Crime brings community together
With a total population of 50,000 people total in Harrisonburg, Virginia, there are
not many Muslims. The total population number drops to 25,000 when students from local
universities go home for the summer. The Islamic Center of the Shenandoah Valley
offers the Muslim population a place to practice their religion with other Muslims
in the area. This is the only Mosque in Harrisonburg.
This place of peace became a place of sadness on September 13, 2012. The mosque
fell victim to vandals that covered the building with spray paint. The vandalism
included several racial slurs and offensive references against Muslims. The mosque
has been in existence since 1998, and local director Eshan Ahmed said, “ Nothing
like this has ever happened to us before, even after 9/11.” The vandalism caught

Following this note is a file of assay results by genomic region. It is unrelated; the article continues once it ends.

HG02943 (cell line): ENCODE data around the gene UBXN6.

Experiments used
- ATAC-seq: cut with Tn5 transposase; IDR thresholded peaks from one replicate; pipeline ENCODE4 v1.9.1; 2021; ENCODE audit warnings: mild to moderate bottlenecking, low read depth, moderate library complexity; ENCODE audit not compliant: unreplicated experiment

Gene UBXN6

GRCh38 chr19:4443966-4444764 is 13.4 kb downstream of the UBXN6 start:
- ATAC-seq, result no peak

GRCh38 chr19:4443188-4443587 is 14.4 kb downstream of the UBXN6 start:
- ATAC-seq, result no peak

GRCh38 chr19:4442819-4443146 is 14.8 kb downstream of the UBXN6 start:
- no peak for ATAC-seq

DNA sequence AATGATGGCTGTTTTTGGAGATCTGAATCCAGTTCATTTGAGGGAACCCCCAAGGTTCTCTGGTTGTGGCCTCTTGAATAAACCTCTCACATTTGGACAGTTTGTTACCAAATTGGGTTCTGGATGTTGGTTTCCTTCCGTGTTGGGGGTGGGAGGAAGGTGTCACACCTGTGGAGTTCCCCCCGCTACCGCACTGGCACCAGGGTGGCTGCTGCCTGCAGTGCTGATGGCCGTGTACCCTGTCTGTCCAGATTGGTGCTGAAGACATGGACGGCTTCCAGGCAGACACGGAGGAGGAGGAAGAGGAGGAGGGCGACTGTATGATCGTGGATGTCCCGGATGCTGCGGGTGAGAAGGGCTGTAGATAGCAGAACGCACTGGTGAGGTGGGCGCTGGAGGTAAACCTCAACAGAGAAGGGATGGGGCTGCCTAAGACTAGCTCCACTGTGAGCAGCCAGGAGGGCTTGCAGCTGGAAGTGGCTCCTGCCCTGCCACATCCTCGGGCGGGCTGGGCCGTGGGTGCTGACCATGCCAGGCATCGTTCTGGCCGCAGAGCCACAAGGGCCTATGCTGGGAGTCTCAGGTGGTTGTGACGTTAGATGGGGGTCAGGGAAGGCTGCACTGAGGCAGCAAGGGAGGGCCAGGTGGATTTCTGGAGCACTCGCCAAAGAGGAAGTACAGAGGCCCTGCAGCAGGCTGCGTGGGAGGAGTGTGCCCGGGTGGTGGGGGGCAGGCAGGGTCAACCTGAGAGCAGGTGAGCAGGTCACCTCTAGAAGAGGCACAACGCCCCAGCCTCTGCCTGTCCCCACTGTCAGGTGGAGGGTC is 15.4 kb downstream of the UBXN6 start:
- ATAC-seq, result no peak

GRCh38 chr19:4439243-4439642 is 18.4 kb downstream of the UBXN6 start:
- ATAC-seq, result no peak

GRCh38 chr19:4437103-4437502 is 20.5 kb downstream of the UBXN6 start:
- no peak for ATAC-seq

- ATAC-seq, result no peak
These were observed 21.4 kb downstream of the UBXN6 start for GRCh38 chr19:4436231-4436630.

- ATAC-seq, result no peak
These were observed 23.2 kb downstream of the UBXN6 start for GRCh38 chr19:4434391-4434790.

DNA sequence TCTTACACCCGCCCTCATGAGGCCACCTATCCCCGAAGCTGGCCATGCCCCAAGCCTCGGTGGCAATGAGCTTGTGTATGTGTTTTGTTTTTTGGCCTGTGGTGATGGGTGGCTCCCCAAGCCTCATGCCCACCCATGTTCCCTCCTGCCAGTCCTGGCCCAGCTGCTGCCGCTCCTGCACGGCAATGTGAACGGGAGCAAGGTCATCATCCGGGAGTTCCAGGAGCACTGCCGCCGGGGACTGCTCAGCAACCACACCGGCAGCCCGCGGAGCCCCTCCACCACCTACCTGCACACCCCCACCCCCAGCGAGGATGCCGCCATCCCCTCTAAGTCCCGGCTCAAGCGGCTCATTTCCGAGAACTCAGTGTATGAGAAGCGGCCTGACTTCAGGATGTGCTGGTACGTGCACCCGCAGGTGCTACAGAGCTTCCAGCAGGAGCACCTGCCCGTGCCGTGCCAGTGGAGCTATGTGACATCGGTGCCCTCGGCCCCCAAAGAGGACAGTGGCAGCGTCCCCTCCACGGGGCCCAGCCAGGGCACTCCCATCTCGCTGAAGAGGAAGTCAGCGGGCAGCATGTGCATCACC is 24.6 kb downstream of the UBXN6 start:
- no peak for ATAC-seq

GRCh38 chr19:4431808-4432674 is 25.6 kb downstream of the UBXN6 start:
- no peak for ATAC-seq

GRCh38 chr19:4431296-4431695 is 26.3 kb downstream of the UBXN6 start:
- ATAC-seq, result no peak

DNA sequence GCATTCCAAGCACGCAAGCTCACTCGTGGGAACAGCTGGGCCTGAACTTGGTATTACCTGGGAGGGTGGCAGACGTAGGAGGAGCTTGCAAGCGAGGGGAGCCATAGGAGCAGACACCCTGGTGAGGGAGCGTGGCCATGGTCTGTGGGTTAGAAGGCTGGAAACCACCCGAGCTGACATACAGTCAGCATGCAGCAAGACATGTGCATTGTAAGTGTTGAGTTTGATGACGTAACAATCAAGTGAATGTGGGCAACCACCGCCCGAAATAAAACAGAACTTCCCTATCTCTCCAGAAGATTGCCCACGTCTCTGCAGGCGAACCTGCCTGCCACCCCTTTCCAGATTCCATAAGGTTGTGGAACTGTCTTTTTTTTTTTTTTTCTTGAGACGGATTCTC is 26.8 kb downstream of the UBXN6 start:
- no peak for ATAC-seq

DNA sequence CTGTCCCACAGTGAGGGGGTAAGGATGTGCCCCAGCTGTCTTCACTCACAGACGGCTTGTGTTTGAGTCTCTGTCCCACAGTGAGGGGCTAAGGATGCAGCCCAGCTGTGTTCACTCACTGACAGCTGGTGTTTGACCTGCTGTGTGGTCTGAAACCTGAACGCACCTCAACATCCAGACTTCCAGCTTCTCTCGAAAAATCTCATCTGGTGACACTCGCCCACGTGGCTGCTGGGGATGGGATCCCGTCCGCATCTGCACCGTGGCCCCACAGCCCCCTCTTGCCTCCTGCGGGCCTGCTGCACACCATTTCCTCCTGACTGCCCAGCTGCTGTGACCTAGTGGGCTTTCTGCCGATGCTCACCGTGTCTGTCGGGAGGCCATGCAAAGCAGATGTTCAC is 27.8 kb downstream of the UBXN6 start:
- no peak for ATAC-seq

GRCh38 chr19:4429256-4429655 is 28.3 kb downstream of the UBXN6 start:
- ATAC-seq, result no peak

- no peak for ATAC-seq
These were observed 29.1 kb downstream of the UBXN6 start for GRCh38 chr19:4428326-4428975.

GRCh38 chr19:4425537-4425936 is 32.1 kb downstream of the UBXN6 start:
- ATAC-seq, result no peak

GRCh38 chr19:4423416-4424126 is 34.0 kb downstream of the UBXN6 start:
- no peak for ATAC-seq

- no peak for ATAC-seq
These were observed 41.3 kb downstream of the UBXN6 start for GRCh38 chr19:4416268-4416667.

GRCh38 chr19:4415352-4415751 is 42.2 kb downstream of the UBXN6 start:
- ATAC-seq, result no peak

the attention of the community around the mosque, and We Are All Harrisonburg.
We are all Harrisonburg decided to schedule an event at the mosque three days
later. This event was made public to anyone who wanted to attend, and had a purpose
to turn the hateful crime into an opportunity to unite the community. Within a day
of the event being scheduled, over 500 people committed to attend the event. The
event included people of all faiths, races, and ages.
The Washington Post was one of many other media outlets that were in attendance at
the event. The event had a number of speakers from different background that shared
a few positive words to those in attendance. Members of the mosque expressed
gratitude for those in attendance. The event showed that the vandalism was an
isolated incident, and that not all people in Harrisonburg were full of hate like
the criminals that committed such a horrible crime.
When I first heard this story it made me grateful that I lived in a city that had a
group of caring, open-minded people. It frustrated me to learn that within the same
population could be the criminal that committed this crime. Events like this are
needed to break down stereotypes, and single stories. Not just stereotypes about
the muslim community, but also stereotypes about people that are not apart of the